Catching up with Bridger, the cat thrown off a bridge
Bridger Catfish Newman is by all accounts a very happy cat. Many days he can be seen jumping into the air for no apparent reason. Or perhaps the reason he’s leaping is because he has a loving home, caring owners, and a best buddy named Grouper.
A year ago this month, on May 17th, 2017, the then weeks-old kitten was minutes, maybe seconds away from death. Someone had tossed the small fluffy kitten off the William B. Umstead Bridge into the waters of the Croatan Sound. It was only by fate, divine intervention or just plain luck that three bridge workers were in a boat that day beneath that old Manns Harbor span and went to his rescue.
Reece Newman was one of the bridge workers. He would adopt and name Bridger, take him home to his wife Marie, introduce him to their other cat, Grouper, and begin nurturing and caring for him. But on the day they rescued Bridger, at first they weren’t sure what they rescued.
Thinking back, he says as they prepared to don diving suits, he and his coworkers heard a car or truck cross the bridge. They saw something fly over the bridge rail falling 20 feet into the water. Trash coming over the bridge rail isn’t unusual, but this time whatever had been thrown off began to move, struggling to stay afloat.
It didn’t take long for their boat to reach the struggling ball of fur.
“At first we didn’t know if we were rescuing a rat or a cat” Reece said.
Soon it became apparent it was a kitten and when it was scooped up and brought aboard, it was exhausted from the effort to stay above water. They brought him to shore, he was taken to a vet, and police were called, but they could never found out who threw the kitten off the bridge.
After being treated by the local vet, the kitten was taken by Reece to meet his wife, Marie and their other cat at his Roanoke Island home. They named him Bridger. The ordeal over, a scratch healing and stomach problems subsiding, the kitten settled in. His first encounter with human cruelty was about to be replaced by an act of human kindness.
Today Bridger has grown into a young cat. He sleeps with Reece and Marie, wakes early and begins his day doing what cats do. He and Grouper play in the house, watch birds from the window and in the afternoon can be seen staring at the driveway and waiting for Reece to return home from work. On some days he gets to walk outside on a leash. He especially likes to visit the chickens the Newmans keep in their backyard.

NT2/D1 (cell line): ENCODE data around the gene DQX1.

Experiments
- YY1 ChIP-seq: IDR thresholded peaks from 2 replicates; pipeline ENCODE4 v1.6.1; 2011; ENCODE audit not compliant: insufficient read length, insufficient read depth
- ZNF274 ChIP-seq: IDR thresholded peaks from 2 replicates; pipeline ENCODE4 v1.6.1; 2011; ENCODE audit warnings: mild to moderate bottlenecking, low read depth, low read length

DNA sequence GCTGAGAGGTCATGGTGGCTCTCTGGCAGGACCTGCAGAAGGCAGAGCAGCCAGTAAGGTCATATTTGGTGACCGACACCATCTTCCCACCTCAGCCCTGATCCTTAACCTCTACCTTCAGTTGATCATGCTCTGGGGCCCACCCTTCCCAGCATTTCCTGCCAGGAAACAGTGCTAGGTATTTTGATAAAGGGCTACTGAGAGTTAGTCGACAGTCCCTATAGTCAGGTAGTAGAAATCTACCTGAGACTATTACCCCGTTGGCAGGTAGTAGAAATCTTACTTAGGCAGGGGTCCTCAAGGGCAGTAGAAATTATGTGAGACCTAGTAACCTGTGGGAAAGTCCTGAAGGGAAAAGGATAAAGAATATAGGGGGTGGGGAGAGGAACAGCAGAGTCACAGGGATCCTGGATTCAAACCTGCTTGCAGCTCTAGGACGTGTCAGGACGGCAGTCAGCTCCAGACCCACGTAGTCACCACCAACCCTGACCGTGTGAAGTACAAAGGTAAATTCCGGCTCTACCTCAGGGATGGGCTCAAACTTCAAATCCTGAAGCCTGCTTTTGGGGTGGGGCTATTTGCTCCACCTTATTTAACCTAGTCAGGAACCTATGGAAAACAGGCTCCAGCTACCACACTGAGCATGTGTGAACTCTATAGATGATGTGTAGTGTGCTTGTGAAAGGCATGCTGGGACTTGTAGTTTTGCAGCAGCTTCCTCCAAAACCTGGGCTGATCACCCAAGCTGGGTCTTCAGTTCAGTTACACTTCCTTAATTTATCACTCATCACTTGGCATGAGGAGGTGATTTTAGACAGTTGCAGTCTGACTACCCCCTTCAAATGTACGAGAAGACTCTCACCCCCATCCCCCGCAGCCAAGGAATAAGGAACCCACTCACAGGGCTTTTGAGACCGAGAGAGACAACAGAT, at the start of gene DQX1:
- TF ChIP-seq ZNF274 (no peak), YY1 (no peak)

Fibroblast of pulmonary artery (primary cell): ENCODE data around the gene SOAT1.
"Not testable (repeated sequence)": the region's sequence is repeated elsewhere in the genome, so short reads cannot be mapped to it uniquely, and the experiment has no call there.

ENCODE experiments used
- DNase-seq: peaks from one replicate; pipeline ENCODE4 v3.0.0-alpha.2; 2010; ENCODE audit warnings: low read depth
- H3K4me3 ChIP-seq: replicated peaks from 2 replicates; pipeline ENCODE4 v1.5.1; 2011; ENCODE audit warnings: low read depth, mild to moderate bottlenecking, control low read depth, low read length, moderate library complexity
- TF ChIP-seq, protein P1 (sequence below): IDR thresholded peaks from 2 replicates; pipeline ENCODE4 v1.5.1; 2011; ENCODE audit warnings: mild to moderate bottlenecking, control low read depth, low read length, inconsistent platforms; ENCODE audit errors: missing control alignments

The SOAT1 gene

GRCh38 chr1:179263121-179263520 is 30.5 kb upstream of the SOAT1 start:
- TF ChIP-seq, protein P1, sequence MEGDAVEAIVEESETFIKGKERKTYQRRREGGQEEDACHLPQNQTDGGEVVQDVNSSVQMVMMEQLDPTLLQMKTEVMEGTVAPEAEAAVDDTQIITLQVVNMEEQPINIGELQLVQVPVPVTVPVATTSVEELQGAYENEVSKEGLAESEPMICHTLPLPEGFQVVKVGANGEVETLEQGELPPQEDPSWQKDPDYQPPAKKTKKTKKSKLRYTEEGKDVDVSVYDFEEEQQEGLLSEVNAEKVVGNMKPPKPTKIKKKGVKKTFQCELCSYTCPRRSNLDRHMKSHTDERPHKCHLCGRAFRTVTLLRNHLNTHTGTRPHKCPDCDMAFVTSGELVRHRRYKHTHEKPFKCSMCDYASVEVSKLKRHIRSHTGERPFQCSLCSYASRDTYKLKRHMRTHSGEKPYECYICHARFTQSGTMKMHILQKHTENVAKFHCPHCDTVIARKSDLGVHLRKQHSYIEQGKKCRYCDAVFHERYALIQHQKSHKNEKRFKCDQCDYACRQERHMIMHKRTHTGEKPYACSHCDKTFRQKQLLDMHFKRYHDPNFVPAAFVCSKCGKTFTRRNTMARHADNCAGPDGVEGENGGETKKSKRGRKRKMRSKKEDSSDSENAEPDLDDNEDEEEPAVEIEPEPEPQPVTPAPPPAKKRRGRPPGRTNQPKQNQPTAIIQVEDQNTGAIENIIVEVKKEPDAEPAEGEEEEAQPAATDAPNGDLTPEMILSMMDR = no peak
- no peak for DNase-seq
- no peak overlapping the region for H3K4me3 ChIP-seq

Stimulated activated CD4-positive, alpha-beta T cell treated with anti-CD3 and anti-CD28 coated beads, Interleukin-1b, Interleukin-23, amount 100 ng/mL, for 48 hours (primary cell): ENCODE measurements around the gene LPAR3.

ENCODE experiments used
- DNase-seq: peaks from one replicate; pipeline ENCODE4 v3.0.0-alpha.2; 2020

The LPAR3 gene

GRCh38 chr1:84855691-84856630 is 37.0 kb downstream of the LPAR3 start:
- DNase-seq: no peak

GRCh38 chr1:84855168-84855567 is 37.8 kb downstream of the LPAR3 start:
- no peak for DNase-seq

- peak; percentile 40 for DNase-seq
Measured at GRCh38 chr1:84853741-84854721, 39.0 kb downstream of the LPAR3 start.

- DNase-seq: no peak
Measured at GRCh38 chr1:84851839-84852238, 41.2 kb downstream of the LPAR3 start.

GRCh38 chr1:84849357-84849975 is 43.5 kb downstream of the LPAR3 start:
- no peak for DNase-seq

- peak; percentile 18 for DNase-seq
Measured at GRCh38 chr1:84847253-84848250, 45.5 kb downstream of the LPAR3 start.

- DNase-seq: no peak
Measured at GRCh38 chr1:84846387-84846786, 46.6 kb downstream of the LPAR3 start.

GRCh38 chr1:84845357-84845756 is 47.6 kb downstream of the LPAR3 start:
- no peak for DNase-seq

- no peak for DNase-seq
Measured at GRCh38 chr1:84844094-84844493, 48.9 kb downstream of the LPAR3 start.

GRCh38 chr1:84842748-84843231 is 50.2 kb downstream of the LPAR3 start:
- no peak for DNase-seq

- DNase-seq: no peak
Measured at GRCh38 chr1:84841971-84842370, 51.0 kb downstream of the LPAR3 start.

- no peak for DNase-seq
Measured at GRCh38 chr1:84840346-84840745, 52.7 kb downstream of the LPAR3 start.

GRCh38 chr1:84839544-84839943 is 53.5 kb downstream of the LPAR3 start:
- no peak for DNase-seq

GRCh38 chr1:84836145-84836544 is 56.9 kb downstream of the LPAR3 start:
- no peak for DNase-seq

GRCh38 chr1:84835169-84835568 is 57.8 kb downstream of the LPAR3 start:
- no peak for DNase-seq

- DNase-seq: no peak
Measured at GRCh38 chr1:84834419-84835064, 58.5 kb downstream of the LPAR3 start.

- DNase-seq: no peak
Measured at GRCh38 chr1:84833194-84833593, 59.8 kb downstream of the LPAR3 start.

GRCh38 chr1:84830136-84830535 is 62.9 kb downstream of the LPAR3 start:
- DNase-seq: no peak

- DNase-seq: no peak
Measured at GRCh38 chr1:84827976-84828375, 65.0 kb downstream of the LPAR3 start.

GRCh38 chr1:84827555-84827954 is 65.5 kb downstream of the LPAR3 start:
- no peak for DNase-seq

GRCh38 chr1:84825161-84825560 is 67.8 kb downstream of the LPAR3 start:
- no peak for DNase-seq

“About 30 minutes before he’s fed he gets super lovey doing circles around me,” Reece said. “If I bring home groceries he loves to go inside the paper bag and play hide and seek. He also uses any new boxes that might come in the mail as potential cat forts in the sneak attack battles against Grouper.” Adding, “overall he is a very calm and loving cat that loves life and his family.”
Unlike most cats, he likes to ride in the car. Many times when they stop, people recognize Bridger and make a fuss, like the bank tellers when he visits the drive-through. After all, he is a bit of a celebrity having his own Facebook page with more than 2,000 followers. He gets messages from all over the country; the world in fact. Sometimes, the Newmans need to use a computer to translate the well wishes from places like Europe and China.
Bridger’s Facebook page was created so people could see how he was doing and watch him grow up. The Newmans now advocate for animal adoption, just like Bridger, from places like the SPCA or Feline Hope. “It’s kind of been our mission,” Reece said.
A year after the fact, Reece still struggles to understand how anyone could toss such a beautiful kitten away, in a way that in most circumstances would of lead to a certain death. “I adopted him just kind of spur of the moment,” he said. “It just seemed like the right thing to do, poor little guy. I just think people should do what’s right in situations where they can help like this.”
Newman says Bridger is a special cat. “A year ago he was in a not so good place. He’s now a member of our family and we love him dearly.” Maybe it was meant to be?